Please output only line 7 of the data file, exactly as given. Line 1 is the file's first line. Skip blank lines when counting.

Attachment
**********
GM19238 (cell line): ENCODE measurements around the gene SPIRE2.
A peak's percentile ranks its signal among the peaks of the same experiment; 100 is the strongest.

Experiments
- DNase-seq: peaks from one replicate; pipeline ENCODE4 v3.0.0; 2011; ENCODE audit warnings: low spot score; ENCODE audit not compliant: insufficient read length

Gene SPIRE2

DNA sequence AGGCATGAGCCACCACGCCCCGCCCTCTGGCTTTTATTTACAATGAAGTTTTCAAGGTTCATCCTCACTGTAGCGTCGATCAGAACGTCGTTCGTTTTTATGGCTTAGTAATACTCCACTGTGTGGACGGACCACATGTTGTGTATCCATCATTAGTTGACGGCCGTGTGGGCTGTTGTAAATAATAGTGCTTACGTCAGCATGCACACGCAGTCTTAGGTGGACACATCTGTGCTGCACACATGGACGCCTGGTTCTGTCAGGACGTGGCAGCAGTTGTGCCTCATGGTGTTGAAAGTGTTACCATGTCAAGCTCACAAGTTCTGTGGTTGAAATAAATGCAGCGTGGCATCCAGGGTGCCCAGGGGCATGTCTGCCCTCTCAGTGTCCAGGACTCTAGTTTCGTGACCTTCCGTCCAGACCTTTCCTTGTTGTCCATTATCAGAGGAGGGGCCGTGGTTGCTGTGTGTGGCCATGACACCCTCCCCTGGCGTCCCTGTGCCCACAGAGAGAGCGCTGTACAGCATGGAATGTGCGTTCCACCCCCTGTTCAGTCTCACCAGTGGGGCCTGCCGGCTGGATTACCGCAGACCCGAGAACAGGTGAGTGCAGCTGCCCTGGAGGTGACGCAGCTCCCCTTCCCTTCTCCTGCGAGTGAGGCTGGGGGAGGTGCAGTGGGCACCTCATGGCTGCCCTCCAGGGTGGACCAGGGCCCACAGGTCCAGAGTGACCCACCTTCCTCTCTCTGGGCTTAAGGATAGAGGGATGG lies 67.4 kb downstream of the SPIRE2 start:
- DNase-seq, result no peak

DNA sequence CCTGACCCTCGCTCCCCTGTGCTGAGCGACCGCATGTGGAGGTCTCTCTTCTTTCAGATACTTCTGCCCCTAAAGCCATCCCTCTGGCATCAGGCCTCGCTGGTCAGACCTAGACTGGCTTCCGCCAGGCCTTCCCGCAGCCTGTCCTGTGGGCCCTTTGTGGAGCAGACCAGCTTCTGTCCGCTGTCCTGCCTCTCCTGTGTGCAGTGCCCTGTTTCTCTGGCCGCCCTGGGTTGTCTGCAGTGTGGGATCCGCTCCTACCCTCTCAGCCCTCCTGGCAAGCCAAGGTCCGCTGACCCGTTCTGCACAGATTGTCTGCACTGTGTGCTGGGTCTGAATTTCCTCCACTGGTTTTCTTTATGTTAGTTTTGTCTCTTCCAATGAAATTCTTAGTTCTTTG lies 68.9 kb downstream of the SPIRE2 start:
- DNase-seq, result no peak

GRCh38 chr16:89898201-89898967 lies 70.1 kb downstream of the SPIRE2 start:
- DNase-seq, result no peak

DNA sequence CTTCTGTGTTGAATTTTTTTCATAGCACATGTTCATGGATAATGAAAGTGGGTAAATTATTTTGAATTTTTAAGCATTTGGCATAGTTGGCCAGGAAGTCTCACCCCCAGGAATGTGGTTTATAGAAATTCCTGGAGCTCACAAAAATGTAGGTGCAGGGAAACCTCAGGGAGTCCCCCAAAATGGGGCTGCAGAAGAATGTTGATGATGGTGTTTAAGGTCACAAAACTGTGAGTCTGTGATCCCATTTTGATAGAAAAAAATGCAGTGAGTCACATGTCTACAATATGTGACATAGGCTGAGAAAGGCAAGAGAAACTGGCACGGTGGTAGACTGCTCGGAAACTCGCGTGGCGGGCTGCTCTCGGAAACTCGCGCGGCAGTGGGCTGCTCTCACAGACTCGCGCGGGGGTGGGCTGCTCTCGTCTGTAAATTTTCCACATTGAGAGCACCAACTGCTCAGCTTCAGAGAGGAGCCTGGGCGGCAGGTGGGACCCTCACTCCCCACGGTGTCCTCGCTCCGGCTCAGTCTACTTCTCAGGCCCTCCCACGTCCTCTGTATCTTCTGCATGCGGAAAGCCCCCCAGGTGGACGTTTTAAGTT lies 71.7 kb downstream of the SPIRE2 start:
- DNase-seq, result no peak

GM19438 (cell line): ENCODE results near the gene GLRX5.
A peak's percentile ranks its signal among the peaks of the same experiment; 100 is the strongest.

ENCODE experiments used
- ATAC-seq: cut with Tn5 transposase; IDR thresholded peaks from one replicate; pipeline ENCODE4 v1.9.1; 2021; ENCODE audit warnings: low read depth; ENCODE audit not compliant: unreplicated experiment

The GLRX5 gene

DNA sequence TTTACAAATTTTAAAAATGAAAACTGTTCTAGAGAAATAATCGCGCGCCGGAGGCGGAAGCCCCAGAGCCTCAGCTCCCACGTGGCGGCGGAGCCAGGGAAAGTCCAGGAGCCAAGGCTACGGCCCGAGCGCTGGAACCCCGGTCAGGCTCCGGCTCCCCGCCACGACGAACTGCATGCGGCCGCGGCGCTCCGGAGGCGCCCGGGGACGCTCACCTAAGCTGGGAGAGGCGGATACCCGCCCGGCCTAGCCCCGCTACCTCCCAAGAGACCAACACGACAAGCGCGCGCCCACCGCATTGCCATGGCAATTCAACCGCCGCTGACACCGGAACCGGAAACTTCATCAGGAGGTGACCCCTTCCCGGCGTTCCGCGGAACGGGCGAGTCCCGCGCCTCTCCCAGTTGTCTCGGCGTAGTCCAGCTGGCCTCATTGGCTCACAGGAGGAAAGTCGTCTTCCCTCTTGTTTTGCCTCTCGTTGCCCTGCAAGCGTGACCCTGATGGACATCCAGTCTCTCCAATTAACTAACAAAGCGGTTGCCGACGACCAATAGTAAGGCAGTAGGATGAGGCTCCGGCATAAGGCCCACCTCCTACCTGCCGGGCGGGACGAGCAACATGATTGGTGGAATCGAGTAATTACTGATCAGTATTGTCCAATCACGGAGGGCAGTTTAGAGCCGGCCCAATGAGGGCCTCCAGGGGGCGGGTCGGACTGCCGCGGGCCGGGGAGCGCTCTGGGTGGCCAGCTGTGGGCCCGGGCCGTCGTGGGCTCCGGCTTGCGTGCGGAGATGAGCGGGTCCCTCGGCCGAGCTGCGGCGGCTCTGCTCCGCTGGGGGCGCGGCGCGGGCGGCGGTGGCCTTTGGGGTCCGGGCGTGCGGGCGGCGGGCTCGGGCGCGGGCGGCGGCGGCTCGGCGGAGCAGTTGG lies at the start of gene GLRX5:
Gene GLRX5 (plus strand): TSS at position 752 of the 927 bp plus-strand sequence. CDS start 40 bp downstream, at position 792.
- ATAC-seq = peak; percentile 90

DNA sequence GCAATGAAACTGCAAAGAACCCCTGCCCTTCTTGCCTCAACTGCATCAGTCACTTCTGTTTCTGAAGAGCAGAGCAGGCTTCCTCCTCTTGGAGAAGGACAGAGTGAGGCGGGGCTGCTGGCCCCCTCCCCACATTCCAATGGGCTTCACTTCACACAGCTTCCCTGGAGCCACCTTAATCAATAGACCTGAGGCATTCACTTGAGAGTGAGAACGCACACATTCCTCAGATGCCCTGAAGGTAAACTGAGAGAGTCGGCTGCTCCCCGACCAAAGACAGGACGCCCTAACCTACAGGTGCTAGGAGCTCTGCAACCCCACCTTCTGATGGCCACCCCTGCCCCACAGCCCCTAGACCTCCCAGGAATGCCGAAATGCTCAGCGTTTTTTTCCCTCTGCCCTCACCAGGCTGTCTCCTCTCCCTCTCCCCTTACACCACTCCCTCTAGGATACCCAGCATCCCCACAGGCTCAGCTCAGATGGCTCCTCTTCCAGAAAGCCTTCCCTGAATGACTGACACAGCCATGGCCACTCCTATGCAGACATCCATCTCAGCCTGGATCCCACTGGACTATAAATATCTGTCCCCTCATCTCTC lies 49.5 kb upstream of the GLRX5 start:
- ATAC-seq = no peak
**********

- DNase-seq, result no peak